GR Engineering Services Ltd v Eastern Goldfields Ltd [2018] WASC 19 (24 January 2018)

GR Engineering Services Ltd v Eastern Goldfields Ltd [2018] WASC 19 (24 January 2018)




(First Defendant)

(Second Defendant)

(Third Defendant)

CORAM: Tottle J
HEARD: 3 November 2017
DELIVERED: 24 January 2018
FILE NO: CIV 2140 of 2017
CATCHWORDS: Arbitration – Arbitration clauses – Proper approach to construction – Stay of proceedings – Reference to arbitration under Commercial Arbitration Act 2012 (WA) s 8




1 These reasons concern the following interlocutory applications:

(i) An application by the first defendant, Eastern Goldfields, to refer the dispute between it and the plaintiff, GR Engineering, to arbitration and to stay the proceedings. The application is brought pursuant to Commercial Arbitration Act 2012 (WA) (CAA) s 8.

(ii) An application by the third defendant, Squire Patton Boggs, for interpleader relief pursuant to Rules of the Supreme Court 1971 (WA) (RSC) O 17 r 1.

2 GR Engineering commenced this action by writ on 10 July 2017. It seeks:

(i) ‘liquidated damages’ in the amount of $9,940,995.07 from Eastern Goldfields for breach of a design and construct engineering contract (the Contract);

(ii) alternatively, $5,000,000 as due to it from Eastern Goldfields pursuant to the terms of an agreement (the Partial Accord and Satisfaction Agreement) it alleges was made between it and Eastern Goldfields and the second defendant, Investmet, by which it contends:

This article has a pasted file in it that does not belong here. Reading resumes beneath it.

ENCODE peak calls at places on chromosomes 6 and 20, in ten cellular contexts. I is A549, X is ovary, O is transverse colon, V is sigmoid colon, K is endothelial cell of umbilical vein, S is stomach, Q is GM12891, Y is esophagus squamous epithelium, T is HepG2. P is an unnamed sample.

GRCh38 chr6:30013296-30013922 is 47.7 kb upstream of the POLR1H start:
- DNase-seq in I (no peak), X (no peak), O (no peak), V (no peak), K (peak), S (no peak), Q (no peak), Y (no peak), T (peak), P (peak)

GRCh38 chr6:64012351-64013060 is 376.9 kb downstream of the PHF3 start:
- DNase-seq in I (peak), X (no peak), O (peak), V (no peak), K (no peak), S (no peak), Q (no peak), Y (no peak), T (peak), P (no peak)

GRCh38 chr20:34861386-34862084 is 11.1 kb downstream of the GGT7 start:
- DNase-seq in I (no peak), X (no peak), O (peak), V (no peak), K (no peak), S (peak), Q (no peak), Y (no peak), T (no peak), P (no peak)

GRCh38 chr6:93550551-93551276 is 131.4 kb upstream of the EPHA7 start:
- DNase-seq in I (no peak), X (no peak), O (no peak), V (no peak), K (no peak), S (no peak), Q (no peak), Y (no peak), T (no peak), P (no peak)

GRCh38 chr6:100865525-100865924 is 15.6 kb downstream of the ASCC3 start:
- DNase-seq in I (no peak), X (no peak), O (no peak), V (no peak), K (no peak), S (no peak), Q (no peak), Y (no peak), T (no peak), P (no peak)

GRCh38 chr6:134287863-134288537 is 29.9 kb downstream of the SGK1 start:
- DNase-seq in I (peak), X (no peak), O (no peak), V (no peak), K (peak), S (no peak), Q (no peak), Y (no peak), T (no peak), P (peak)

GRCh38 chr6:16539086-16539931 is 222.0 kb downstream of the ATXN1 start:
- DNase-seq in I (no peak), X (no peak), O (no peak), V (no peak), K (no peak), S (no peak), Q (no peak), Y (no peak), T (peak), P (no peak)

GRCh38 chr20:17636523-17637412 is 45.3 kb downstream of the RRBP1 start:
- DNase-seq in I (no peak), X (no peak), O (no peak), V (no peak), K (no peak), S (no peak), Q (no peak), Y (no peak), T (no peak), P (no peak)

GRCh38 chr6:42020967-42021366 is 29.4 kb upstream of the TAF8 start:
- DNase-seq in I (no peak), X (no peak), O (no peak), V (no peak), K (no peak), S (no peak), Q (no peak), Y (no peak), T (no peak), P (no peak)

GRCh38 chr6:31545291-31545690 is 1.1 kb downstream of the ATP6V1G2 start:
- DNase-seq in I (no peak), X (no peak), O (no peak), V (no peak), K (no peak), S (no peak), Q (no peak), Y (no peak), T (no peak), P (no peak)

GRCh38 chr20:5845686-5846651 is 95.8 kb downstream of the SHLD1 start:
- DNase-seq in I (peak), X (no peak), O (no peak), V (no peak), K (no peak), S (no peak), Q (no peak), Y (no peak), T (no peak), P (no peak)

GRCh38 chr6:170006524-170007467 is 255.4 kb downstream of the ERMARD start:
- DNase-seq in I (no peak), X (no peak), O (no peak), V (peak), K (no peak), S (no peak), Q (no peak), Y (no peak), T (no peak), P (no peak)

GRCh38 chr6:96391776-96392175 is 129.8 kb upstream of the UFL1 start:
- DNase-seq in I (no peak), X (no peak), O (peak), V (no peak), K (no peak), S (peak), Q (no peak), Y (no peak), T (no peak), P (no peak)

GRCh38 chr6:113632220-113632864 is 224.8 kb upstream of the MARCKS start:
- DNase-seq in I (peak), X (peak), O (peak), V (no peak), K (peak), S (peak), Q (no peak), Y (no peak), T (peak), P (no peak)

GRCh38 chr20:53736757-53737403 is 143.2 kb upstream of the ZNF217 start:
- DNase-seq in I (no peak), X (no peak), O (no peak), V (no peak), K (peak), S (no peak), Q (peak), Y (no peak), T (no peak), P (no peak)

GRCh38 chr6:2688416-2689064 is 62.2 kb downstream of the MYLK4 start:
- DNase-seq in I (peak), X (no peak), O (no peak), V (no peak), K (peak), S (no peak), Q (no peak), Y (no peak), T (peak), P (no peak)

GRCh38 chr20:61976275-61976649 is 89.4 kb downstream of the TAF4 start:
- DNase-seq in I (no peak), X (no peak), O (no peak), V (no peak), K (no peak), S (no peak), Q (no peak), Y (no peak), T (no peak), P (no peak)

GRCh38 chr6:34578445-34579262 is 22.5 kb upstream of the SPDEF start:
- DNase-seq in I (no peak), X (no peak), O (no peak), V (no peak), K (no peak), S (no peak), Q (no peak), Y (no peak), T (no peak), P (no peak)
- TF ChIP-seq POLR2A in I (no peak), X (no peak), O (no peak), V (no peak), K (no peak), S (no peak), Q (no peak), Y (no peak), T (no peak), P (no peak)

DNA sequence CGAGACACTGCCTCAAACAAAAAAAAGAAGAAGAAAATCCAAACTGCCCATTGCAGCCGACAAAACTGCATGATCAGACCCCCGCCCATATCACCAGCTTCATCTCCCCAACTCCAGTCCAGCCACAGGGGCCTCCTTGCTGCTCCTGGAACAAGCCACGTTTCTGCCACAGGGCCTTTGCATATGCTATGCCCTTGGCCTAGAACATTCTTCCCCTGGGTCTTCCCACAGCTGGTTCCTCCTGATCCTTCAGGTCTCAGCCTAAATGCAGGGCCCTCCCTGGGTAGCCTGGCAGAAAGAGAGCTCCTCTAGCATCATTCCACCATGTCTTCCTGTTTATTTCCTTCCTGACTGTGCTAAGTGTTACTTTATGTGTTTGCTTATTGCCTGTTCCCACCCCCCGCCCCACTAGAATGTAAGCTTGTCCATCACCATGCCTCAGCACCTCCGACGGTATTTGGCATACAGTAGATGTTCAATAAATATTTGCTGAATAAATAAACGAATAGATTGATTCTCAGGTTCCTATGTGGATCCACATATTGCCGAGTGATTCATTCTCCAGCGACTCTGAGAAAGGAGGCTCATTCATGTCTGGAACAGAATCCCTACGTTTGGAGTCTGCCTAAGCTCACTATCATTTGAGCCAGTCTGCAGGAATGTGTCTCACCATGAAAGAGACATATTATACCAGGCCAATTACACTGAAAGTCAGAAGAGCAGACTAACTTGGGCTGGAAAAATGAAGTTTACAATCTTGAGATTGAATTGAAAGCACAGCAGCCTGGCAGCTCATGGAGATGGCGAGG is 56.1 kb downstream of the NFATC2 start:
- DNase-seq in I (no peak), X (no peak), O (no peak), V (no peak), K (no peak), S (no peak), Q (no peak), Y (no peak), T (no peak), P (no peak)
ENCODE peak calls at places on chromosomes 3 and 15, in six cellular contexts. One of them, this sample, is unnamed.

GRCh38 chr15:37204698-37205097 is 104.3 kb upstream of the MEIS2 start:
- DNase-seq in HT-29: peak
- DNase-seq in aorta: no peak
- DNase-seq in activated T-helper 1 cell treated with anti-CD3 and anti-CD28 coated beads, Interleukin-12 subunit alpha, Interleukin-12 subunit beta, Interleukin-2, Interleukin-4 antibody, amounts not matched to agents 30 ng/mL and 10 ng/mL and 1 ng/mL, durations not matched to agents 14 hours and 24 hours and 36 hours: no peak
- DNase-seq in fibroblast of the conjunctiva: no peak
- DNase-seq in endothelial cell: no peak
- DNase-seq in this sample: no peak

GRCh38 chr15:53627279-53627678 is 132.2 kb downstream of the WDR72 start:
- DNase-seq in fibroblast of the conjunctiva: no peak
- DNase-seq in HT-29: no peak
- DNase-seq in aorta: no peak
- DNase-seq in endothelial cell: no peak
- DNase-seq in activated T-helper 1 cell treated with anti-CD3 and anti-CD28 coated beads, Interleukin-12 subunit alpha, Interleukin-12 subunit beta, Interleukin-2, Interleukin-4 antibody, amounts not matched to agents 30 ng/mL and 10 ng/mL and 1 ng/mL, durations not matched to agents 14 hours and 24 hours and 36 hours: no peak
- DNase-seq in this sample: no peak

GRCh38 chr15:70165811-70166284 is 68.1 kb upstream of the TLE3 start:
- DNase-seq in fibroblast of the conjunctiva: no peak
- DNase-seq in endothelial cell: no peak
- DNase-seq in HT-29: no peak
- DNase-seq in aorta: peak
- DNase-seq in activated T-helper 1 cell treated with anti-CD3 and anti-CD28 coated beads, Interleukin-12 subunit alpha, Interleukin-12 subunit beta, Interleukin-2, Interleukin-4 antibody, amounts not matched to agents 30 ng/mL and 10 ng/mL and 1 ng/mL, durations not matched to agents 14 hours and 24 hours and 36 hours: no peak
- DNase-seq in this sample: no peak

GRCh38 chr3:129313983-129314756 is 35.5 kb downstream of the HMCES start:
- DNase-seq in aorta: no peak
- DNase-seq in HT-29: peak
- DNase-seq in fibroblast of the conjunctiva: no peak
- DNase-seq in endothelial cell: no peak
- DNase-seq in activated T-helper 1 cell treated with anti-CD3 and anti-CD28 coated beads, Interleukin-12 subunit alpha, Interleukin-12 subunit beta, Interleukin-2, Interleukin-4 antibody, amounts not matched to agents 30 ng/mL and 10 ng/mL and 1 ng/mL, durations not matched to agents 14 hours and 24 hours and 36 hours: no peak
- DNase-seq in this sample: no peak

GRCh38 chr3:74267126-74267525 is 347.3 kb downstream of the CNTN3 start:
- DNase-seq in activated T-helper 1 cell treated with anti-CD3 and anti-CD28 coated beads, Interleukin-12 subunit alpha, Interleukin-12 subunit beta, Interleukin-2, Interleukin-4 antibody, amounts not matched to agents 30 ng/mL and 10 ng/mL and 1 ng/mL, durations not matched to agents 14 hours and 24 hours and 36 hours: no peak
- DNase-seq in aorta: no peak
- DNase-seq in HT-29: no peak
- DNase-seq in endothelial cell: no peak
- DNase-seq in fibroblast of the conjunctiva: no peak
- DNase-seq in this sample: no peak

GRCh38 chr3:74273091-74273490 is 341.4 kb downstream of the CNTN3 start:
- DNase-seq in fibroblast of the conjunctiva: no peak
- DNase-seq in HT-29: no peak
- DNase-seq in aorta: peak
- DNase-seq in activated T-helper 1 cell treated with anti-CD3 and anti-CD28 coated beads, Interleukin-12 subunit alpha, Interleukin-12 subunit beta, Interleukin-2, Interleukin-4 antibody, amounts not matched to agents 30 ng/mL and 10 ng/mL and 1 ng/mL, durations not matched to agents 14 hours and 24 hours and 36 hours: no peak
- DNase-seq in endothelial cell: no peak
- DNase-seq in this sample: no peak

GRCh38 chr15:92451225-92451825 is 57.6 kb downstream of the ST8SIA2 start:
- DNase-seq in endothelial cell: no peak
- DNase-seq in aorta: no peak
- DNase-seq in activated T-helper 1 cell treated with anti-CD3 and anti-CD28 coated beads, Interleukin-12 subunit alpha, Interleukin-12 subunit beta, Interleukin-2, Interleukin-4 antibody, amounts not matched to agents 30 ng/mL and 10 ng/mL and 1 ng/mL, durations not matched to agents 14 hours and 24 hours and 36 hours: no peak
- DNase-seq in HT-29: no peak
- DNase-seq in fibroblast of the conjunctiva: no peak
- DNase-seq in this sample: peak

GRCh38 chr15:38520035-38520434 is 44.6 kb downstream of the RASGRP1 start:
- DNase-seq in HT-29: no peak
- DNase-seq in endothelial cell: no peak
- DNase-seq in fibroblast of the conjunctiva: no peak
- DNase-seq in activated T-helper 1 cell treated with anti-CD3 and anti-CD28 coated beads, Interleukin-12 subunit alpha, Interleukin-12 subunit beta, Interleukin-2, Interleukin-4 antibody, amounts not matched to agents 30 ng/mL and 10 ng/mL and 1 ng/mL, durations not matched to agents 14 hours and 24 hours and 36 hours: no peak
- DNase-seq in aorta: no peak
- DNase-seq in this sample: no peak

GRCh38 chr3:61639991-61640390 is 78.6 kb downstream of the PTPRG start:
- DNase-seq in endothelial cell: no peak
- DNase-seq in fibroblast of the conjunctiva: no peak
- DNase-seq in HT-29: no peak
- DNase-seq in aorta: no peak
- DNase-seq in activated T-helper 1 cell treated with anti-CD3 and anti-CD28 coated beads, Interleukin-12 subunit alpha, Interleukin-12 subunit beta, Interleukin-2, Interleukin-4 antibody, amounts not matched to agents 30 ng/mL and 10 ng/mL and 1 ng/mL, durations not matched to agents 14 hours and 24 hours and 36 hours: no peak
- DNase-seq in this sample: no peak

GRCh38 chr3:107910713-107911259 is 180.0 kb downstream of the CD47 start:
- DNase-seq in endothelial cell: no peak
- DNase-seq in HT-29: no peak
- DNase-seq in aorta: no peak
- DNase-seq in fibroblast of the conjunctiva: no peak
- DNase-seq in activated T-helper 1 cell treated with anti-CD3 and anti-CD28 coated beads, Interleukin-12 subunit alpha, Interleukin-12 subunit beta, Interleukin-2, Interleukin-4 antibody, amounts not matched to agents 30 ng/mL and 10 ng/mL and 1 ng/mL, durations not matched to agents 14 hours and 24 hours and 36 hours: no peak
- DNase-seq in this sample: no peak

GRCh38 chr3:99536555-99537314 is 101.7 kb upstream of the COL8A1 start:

(a) first, that Eastern Goldfields agreed to pay $5,000,000 to GR Engineering in consideration of GR Engineering withdrawing a statutory demand; and

(b) second, that Investmet guaranteed the payment of $5,000,000 and pledged 18,461,538 shares in the capital of Eastern Goldfields as security for its guarantee;

(iii) an order that Investmet transfer to it 18,461,538 shares in the capital of Eastern Goldfields pursuant to the Partial Accord and Satisfaction Agreement;

(iv) an order that Squire Patton Boggs deliver up an executed share transfer form in respect of the 18,461,538 shares in the capital of Eastern Goldfields (the Share Transfer) held by the firm as Escrow Agent; and

(v) damages from Squire Patton Boggs for delay in delivery up of the Share Transfer.


3 The following outline of the facts relevant to the genesis and development of the disputes between the parties is derived from the affidavits relied on by the parties. There was no contest about the primary facts.

The parties

4 GR Engineering provides engineering design and construction services to the resources and mineral processing industry in Western Australia. Eastern Goldfields is a gold miner. It owns the Davyhurst Gold plant located about 140 km north-west of Kalgoorlie.

5 Investmet is a private investment company and a shareholder in Eastern Goldfields. Mr Michael Fotios is the Executive Chairman of Eastern Goldfields and Investmet.

6 Squire Patton Boggs is a firm of legal practitioners who acted on instructions from Eastern Goldfields and Investmet in the circumstances described in more detail later in these reasons.

The Contract

7 On 22 September 2016 GR Engineering and Eastern Goldfields entered into the Contract. The Contract provided that GR Engineering would design and carry out certain refurbishment works on the Davyhurst Gold Plant. It incorporated various general conditions. The Contract Sum (as defined) was $12,487,638.

The superintendent